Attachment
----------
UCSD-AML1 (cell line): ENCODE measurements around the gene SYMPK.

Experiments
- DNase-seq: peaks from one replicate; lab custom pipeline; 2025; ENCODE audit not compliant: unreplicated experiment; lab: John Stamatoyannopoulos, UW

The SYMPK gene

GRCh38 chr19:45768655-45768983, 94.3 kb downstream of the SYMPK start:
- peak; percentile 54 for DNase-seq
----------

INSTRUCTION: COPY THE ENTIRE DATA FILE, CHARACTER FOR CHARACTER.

UCSD-AML1 (cell line): ENCODE measurements around the gene SYMPK.

Experiments
- DNase-seq: peaks from one replicate; lab custom pipeline; 2025; ENCODE audit not compliant: unreplicated experiment; lab: John Stamatoyannopoulos, UW

The SYMPK gene

GRCh38 chr19:45768655-45768983, 94.3 kb downstream of the SYMPK start:
- peak; percentile 54 for DNase-seq